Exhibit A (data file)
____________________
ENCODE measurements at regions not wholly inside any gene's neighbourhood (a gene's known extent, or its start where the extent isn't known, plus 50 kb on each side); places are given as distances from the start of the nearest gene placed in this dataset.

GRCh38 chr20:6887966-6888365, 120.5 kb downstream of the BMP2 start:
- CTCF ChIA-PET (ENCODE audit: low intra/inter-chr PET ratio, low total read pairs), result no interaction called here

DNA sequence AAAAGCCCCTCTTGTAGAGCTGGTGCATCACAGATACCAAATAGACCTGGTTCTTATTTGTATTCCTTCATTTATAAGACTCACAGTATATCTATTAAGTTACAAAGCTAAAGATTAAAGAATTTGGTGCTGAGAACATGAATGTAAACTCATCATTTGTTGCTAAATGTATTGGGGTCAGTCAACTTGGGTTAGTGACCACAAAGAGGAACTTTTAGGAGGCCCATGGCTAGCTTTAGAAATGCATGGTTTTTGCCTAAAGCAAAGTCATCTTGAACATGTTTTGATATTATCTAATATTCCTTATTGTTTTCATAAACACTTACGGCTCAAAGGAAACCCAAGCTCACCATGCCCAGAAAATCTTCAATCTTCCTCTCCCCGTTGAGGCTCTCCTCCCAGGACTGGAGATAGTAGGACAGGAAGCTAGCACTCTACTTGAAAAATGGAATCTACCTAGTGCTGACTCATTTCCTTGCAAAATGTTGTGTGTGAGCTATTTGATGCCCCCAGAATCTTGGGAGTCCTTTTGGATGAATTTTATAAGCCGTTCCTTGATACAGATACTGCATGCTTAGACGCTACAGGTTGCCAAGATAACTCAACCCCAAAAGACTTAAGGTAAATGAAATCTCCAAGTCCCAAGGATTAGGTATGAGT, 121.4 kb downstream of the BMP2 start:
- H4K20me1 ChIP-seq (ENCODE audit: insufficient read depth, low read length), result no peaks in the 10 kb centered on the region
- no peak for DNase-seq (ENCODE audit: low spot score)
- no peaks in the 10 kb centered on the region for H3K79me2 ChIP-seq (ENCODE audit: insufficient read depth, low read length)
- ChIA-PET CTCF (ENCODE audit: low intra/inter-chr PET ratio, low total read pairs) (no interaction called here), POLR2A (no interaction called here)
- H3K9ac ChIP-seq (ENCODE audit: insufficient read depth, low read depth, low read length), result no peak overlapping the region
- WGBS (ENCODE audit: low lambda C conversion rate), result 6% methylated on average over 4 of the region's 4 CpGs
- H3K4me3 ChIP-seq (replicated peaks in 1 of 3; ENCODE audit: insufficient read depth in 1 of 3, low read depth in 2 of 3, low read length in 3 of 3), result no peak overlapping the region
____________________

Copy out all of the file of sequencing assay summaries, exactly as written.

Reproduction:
ENCODE measurements at regions not wholly inside any gene's neighbourhood (a gene's known extent, or its start where the extent isn't known, plus 50 kb on each side); places are given as distances from the start of the nearest gene placed in this dataset.

GRCh38 chr20:6887966-6888365, 120.5 kb downstream of the BMP2 start:
- CTCF ChIA-PET (ENCODE audit: low intra/inter-chr PET ratio, low total read pairs), result no interaction called here

DNA sequence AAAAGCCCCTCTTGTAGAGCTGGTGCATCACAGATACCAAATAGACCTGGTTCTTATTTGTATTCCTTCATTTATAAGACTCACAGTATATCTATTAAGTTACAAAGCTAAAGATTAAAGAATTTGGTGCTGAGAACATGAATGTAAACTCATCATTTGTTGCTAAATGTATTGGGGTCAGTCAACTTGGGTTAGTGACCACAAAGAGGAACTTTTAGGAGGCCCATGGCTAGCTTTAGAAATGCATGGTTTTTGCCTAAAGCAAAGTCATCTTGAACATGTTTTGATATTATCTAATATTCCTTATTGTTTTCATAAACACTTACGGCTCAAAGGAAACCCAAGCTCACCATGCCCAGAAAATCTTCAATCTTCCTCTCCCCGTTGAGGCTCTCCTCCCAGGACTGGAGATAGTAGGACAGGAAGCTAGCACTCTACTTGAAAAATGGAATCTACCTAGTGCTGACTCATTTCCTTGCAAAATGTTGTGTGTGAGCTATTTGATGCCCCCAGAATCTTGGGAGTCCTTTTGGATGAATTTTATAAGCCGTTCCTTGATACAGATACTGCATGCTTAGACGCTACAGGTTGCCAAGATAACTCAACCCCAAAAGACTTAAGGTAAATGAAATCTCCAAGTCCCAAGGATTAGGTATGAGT, 121.4 kb downstream of the BMP2 start:
- H4K20me1 ChIP-seq (ENCODE audit: insufficient read depth, low read length), result no peaks in the 10 kb centered on the region
- no peak for DNase-seq (ENCODE audit: low spot score)
- no peaks in the 10 kb centered on the region for H3K79me2 ChIP-seq (ENCODE audit: insufficient read depth, low read length)
- ChIA-PET CTCF (ENCODE audit: low intra/inter-chr PET ratio, low total read pairs) (no interaction called here), POLR2A (no interaction called here)
- H3K9ac ChIP-seq (ENCODE audit: insufficient read depth, low read depth, low read length), result no peak overlapping the region
- WGBS (ENCODE audit: low lambda C conversion rate), result 6% methylated on average over 4 of the region's 4 CpGs
- H3K4me3 ChIP-seq (replicated peaks in 1 of 3; ENCODE audit: insufficient read depth in 1 of 3, low read depth in 2 of 3, low read length in 3 of 3), result no peak overlapping the region